In light of a short-lived NDP motion on Old Age Security eligibility, Kevin Milligan reviews the practical principles at play.
So, we had twenty years of contributory Old Age Security taxes — but that ended 40 years ago. Assuming work started at age 18, this means no one under age 58 today has ever paid any explicit Old Age Security taxes — and those over age 58 paid explicit taxes only for a fraction of their working lives. Moreover, the proportion of people who never paid the explicit tax will only grow in the future as younger generations reach age 65 with increasingly less work exposure to the 1952-1971 window. This renders the argument about a tax-benefit linkage much weaker for Old Age Security than for the Canada Pension Plan.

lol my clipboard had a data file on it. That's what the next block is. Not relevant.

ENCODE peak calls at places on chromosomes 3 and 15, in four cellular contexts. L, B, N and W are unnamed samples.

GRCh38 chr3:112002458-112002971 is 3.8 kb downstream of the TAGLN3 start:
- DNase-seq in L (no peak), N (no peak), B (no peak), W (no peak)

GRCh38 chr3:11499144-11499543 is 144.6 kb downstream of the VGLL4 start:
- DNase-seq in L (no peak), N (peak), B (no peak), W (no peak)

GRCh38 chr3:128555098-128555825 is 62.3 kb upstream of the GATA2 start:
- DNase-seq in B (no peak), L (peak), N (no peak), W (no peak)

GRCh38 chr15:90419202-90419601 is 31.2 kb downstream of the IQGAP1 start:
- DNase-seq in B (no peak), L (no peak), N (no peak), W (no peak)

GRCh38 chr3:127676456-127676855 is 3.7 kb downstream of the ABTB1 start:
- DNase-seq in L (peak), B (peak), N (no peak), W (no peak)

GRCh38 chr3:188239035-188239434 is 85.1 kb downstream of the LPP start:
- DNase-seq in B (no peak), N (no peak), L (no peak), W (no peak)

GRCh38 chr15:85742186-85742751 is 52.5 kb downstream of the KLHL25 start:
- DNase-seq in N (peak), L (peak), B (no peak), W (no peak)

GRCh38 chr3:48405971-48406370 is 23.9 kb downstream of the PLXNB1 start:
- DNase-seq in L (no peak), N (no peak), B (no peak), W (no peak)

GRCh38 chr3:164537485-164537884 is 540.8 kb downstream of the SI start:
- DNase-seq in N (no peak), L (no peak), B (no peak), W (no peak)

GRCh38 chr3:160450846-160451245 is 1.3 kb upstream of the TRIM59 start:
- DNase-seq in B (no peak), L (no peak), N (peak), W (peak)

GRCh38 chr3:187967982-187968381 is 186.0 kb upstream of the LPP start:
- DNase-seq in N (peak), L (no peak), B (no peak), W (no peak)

A refinement of the argument posits implicit linkages between a lifetime of paying taxes into general revenues and the pension benefits that flow at older ages. This argument seems sound in general, but I find it hard to distinguish why we should impose residency requirements on Old Age Security but not other public benefits or public spending. Why restrict Old Age Security to long-term residents but not public health insurance? What makes Old Age Security so different?
Kady O’Malley notes the relatively symbolic nature of private members’ motions and the fact that—among other plausibly controversial motions—a motion to change Old Age Security requirements was put forward by a Conservative MP in 2004. Nonetheless, Conservative MPs Dean Del Mastro, Kyle Seeback, Greg Rickford and Cathy McLeod have moved quickly to reassure their constituents that they are entirely opposed to this recklessness.